IN THIS INTERVIEW > Belgian photographer Etienne Courtois offers some insight into his eccentric still life work and where his art is going after his latest body of work called Stay Out of My Slippers, You Fool, a series of images where the backdrop becomes the protagonist.
Hello Etienne, thank you for this interview. What are your main interests as a photographer?
I am, amongst other things, interested in the nature of our relation to the image and its inherent problems. I like to investigate the potential of the medium and its resulting discrepancies between subject matter and the account of what is pictured. I corrupt the subject, I use misappropriation and diversion, I incorporate imperfections, external substances, aiming to transform the picture into an object. I believe this can enhance the experience of the viewer, get him more engaged.
When did you realize that you wanted to use photography to make images rather than taking them?
For previous projects, I traveled a lot, mainly to various islands and hit the road for days on end with my camera searching for pictures, landscapes, portraits. I was after images that I had already partially imagined. Of course this lead to frustration from the lack of control you can have when photographing a landscape for example. And I also found that the results were firmly grounded in traditional photography. So I moved towards making images like I make them now, basically starting from an empty tabletop, and using a fabrication process that is more complex, which contributes in making work that drifts away from the camera and photography, while still including it.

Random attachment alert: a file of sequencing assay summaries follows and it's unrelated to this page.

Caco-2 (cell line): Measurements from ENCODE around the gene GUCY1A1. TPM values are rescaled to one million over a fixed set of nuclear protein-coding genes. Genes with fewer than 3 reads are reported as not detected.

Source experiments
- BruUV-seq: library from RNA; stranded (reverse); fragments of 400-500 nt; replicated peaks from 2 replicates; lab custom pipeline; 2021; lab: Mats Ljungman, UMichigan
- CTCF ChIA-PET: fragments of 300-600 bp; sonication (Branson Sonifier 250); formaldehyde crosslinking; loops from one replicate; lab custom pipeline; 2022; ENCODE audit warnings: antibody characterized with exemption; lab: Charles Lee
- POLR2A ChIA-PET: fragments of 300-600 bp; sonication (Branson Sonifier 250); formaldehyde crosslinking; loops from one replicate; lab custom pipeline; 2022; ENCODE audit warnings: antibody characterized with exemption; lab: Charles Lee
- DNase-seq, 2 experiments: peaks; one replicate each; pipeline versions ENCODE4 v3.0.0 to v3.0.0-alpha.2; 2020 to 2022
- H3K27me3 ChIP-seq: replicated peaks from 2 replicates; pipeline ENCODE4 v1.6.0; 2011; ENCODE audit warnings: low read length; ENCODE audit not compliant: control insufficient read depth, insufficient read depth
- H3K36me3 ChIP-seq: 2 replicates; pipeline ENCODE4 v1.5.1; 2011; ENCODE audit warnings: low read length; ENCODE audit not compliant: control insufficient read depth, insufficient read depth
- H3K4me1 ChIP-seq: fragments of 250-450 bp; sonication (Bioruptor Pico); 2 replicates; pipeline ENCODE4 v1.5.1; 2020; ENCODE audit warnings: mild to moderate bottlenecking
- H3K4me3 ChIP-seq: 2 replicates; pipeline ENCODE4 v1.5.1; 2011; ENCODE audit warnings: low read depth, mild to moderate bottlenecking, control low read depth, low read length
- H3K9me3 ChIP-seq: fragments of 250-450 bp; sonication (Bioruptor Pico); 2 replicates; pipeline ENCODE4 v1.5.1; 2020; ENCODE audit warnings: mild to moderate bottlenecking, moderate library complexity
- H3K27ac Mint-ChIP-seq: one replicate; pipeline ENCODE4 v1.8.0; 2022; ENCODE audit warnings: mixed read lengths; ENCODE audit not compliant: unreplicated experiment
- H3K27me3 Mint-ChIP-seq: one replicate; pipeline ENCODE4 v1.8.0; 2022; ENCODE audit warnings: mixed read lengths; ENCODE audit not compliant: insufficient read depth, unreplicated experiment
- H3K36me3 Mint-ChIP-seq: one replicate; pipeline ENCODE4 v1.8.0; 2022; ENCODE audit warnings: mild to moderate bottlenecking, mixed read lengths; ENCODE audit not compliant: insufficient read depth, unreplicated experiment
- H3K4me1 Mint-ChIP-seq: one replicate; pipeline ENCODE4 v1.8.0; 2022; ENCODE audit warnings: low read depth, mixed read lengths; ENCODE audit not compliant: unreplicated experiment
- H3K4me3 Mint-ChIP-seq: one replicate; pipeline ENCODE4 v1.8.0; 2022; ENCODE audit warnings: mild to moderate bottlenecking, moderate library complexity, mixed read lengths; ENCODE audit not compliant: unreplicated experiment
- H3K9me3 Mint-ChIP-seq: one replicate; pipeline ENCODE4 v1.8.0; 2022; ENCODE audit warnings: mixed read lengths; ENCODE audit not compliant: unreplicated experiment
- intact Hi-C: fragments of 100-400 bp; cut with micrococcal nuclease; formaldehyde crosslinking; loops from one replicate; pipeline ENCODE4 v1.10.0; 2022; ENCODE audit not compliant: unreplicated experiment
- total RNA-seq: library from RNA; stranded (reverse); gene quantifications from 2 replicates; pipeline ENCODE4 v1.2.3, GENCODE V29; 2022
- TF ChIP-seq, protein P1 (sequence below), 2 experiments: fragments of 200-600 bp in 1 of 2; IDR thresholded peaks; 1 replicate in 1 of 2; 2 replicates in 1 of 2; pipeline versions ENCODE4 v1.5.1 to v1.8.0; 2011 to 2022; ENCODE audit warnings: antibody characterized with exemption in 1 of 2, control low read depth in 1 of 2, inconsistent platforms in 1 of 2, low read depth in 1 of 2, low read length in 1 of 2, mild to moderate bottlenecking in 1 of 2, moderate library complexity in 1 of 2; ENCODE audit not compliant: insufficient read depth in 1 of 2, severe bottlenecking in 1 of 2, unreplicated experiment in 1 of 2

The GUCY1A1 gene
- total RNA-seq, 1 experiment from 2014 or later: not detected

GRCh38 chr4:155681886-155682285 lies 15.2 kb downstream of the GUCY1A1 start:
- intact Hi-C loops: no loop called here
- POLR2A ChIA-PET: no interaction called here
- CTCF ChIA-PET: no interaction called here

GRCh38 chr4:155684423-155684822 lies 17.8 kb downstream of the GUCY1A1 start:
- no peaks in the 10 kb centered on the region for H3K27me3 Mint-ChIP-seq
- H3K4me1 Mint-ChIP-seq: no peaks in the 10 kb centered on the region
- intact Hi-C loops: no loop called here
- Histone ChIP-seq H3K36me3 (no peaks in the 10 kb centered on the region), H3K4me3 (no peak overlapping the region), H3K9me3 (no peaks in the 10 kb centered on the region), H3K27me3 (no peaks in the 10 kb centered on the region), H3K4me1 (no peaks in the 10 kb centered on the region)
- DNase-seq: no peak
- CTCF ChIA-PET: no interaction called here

Still lifes make a big part of your production so far. In your opinion, what is a good still life?
I am after pictures that are problematic, disorienting, difficult to categorize. A good start is a good subject, one that has potential for an image, that fits the objective without being overloaded with references. I like what Tobjorn Rodland once wrote (in his twenty sentences on photography): that a photograph which refuses to market anything but its own complexities is perverse, and perversion is bliss. I could not agree more.
With your most recent series Stay Out of My Slippers, You Fool, your photography is shifting towards an even more abstract direction. What new paths are you exploring with this body of work?
I was experimenting with scraps coming from the paper backdrops I use in still lifes, and noticed I could use those scraps in the same way as I use objects, placing them on a backdrop. The backdrop scraps became the main subject of the image, which then becomes a kind of mise-en-abime. The outcome was different, less intentional and partially uncontrolled, having no precise idea of what will end up on the film. The intention fades, leaving more room for the viewer’s imagination.
Where do you draw inspiration for your pictures?
Painting, sculpture, commercial photography, poetry. My surroundings of course. And I am drawn towards banal everyday objects and their aptitude for surrealism, ambiguity.
Can you describe what sort of techniques you use to create your pieces?
I use film, natural light, analog manipulations. I try to bridge or merge techniques from collage, sculpture, painting, photography.
What have been the main influences on your photography?
They come from many different horizons. Certainly art movements such as Surrealism, Dadaism, Cubism and Arte Povera. The accessibility and immediacy of digital photography also had an impact on my work, and of course more generally on photography as an art form.
Who are some of your favorite contemporary photographers?
Baldessari, Eggleston, Rusha, Bustamante, Divola, Tillmans… to name only a few.
Do you have any other passion beside photography?
I also make music, but not these days though, as I am currently very much focused on image making.
Choose your #threewordsforphotography.
Counterpoint. Flatness. Ambiguity.